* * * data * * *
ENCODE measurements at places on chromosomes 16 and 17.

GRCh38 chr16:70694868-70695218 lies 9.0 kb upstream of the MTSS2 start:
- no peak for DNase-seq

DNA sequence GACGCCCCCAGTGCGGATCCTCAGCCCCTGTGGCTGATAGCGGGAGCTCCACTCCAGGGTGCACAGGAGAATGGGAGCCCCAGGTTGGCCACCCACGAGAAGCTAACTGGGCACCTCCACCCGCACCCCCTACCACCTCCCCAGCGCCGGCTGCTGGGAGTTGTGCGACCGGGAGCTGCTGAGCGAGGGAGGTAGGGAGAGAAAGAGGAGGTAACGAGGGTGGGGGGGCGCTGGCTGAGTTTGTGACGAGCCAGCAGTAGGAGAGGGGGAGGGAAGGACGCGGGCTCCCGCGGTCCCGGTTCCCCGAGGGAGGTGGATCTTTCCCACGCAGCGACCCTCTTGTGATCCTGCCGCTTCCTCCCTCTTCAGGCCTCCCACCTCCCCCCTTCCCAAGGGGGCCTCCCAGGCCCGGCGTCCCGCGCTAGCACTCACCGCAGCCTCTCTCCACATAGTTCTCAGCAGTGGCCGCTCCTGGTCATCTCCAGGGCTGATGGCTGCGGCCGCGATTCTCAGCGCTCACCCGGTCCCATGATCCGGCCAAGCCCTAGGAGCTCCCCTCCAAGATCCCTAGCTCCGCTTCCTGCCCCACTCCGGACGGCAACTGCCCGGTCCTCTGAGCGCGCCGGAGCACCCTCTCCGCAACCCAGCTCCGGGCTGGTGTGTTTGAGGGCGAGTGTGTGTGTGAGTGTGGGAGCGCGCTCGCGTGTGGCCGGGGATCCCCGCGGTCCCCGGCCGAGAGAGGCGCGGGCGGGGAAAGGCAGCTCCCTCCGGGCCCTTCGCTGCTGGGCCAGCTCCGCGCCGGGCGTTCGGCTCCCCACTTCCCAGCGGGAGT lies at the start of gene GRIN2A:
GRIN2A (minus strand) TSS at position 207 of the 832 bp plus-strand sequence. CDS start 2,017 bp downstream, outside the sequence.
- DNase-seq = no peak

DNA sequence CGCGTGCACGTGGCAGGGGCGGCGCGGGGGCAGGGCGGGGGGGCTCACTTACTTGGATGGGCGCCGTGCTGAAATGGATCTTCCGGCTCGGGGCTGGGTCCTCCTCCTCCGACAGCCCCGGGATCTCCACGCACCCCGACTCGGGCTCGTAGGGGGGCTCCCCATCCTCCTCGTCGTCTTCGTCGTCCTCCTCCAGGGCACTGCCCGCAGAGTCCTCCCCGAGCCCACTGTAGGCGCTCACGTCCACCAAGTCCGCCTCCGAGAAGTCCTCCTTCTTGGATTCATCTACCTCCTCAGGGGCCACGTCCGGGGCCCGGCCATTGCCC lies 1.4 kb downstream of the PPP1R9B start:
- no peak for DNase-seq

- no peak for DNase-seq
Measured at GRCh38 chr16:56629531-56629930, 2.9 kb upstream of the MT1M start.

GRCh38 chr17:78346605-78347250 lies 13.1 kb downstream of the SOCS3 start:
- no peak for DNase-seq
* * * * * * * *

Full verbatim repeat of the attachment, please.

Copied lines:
ENCODE measurements at places on chromosomes 16 and 17.

GRCh38 chr16:70694868-70695218 lies 9.0 kb upstream of the MTSS2 start:
- no peak for DNase-seq

DNA sequence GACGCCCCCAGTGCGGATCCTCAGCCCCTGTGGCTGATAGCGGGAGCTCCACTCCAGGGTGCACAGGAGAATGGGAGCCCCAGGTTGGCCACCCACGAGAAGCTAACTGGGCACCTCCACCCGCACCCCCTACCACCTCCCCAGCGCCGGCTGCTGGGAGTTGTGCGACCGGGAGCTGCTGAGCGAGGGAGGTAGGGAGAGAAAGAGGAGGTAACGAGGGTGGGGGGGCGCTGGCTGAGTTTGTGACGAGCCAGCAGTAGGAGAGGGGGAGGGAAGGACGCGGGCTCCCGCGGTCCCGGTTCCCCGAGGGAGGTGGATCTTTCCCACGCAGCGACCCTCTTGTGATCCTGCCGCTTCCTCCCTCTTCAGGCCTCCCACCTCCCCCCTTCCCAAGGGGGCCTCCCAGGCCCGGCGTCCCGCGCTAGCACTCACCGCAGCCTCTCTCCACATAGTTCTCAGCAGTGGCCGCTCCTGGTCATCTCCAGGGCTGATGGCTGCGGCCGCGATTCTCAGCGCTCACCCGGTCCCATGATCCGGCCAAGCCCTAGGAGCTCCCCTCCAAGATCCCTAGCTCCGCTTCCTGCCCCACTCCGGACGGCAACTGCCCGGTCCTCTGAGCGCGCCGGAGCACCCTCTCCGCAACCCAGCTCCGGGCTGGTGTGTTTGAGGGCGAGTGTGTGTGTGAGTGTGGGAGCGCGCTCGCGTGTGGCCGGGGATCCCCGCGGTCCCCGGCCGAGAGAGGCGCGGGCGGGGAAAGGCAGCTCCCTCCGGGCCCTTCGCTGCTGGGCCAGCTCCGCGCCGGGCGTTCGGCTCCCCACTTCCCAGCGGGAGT lies at the start of gene GRIN2A:
GRIN2A (minus strand) TSS at position 207 of the 832 bp plus-strand sequence. CDS start 2,017 bp downstream, outside the sequence.
- DNase-seq = no peak

DNA sequence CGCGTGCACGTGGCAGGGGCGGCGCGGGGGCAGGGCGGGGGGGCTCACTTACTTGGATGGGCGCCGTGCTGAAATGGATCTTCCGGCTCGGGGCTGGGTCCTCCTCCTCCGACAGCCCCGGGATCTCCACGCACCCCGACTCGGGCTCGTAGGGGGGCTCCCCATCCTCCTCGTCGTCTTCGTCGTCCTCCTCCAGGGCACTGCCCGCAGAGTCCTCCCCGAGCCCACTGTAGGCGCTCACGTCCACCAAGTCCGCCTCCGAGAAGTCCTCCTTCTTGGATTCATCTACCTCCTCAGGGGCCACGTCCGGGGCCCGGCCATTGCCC lies 1.4 kb downstream of the PPP1R9B start:
- no peak for DNase-seq

- no peak for DNase-seq
Measured at GRCh38 chr16:56629531-56629930, 2.9 kb upstream of the MT1M start.

GRCh38 chr17:78346605-78347250 lies 13.1 kb downstream of the SOCS3 start:
- no peak for DNase-seq